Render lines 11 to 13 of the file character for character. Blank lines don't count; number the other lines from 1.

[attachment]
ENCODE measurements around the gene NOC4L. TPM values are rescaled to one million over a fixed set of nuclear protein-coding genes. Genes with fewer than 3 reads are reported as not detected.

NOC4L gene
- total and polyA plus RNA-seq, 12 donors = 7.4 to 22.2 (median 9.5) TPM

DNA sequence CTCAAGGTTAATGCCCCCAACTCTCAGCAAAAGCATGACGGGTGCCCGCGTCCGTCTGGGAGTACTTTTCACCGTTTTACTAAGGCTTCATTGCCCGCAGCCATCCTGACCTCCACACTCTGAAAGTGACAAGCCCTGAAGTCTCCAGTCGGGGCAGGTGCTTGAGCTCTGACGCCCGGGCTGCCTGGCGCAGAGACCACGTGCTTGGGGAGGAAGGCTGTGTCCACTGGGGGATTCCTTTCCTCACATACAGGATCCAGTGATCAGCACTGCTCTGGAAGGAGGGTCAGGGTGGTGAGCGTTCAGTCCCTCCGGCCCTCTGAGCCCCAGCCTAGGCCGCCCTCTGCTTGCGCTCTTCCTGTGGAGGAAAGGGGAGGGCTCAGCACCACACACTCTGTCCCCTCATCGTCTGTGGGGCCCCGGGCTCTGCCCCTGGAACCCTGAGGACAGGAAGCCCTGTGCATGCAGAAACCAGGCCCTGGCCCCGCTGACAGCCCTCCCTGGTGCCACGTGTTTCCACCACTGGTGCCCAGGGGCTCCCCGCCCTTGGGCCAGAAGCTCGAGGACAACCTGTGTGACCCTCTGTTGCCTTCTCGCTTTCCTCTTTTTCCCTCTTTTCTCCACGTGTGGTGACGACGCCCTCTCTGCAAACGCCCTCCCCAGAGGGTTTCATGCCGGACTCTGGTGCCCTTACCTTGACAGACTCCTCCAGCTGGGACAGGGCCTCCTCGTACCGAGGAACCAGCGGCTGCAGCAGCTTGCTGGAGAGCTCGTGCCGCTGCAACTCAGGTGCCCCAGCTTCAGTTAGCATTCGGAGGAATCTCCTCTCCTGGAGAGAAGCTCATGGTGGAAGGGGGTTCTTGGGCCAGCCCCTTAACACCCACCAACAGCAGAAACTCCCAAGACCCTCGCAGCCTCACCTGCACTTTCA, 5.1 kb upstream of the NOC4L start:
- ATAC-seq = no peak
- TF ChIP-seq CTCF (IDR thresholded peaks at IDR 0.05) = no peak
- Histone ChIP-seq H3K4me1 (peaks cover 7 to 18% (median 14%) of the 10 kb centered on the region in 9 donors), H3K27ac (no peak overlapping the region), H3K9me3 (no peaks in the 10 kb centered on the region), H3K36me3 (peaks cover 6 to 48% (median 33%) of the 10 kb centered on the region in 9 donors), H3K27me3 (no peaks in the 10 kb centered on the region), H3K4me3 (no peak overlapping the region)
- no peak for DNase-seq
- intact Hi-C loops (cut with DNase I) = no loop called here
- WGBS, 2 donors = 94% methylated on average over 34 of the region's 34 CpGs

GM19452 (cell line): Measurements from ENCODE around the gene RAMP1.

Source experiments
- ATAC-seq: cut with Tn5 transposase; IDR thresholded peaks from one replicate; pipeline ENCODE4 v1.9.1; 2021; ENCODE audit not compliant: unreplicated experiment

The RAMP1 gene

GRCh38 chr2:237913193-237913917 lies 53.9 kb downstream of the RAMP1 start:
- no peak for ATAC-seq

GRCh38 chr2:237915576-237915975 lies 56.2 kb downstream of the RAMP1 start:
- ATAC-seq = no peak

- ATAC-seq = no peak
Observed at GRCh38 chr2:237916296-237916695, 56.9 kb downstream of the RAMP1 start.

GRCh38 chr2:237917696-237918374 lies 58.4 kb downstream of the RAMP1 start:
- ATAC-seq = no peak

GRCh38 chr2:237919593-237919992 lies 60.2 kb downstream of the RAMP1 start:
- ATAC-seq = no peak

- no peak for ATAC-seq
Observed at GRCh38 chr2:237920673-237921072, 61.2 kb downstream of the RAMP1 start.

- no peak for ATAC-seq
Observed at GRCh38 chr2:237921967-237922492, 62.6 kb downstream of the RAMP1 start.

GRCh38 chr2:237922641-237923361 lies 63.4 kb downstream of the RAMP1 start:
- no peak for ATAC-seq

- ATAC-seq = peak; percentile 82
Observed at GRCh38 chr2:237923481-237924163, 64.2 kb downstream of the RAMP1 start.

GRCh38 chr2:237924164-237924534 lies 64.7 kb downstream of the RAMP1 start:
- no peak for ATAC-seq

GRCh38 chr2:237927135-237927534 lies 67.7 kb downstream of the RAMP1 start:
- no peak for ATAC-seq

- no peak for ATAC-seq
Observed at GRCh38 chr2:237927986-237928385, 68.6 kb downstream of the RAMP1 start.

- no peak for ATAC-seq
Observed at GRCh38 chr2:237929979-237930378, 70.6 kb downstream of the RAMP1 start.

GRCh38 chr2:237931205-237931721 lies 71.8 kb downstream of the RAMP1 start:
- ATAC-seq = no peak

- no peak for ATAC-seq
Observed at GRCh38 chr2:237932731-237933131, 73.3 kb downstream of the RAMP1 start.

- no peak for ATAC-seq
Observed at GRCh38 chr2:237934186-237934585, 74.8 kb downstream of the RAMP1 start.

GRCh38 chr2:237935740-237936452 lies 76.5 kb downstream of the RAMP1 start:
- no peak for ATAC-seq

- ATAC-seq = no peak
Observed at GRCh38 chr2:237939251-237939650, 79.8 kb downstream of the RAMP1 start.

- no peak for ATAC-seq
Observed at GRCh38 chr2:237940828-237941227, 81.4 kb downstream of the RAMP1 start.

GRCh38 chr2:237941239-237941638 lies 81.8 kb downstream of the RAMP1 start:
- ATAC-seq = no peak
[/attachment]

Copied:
GM19452 (cell line): Measurements from ENCODE around the gene RAMP1.

Source experiments
- ATAC-seq: cut with Tn5 transposase; IDR thresholded peaks from one replicate; pipeline ENCODE4 v1.9.1; 2021; ENCODE audit not compliant: unreplicated experiment